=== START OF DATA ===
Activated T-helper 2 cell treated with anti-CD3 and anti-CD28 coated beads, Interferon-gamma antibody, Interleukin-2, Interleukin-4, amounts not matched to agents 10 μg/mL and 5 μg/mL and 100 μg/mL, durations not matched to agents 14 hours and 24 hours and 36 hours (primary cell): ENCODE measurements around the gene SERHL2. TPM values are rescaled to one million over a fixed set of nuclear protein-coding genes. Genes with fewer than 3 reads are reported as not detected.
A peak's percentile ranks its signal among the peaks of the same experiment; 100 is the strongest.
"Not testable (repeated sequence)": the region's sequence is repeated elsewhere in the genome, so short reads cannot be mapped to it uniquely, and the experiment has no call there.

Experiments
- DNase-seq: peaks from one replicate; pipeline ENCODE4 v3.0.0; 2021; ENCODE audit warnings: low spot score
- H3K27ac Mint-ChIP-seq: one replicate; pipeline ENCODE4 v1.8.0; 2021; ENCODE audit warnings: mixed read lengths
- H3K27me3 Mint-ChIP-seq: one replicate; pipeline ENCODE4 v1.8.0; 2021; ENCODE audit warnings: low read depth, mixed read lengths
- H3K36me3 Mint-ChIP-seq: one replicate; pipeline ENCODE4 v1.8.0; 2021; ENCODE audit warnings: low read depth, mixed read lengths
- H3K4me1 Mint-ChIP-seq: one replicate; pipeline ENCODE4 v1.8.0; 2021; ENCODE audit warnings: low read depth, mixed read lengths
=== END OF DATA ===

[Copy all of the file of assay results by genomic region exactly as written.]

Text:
Activated T-helper 2 cell treated with anti-CD3 and anti-CD28 coated beads, Interferon-gamma antibody, Interleukin-2, Interleukin-4, amounts not matched to agents 10 μg/mL and 5 μg/mL and 100 μg/mL, durations not matched to agents 14 hours and 24 hours and 36 hours (primary cell): ENCODE measurements around the gene SERHL2. TPM values are rescaled to one million over a fixed set of nuclear protein-coding genes. Genes with fewer than 3 reads are reported as not detected.
A peak's percentile ranks its signal among the peaks of the same experiment; 100 is the strongest.
"Not testable (repeated sequence)": the region's sequence is repeated elsewhere in the genome, so short reads cannot be mapped to it uniquely, and the experiment has no call there.

Experiments
- DNase-seq: peaks from one replicate; pipeline ENCODE4 v3.0.0; 2021; ENCODE audit warnings: low spot score
- H3K27ac Mint-ChIP-seq: one replicate; pipeline ENCODE4 v1.8.0; 2021; ENCODE audit warnings: mixed read lengths
- H3K27me3 Mint-ChIP-seq: one replicate; pipeline ENCODE4 v1.8.0; 2021; ENCODE audit warnings: low read depth, mixed read lengths
- H3K36me3 Mint-ChIP-seq: one replicate; pipeline ENCODE4 v1.8.0; 2021; ENCODE audit warnings: low read depth, mixed read lengths
- H3K4me1 Mint-ChIP-seq: one replicate; pipeline ENCODE4 v1.8.0; 2021; ENCODE audit warnings: low read depth, mixed read lengths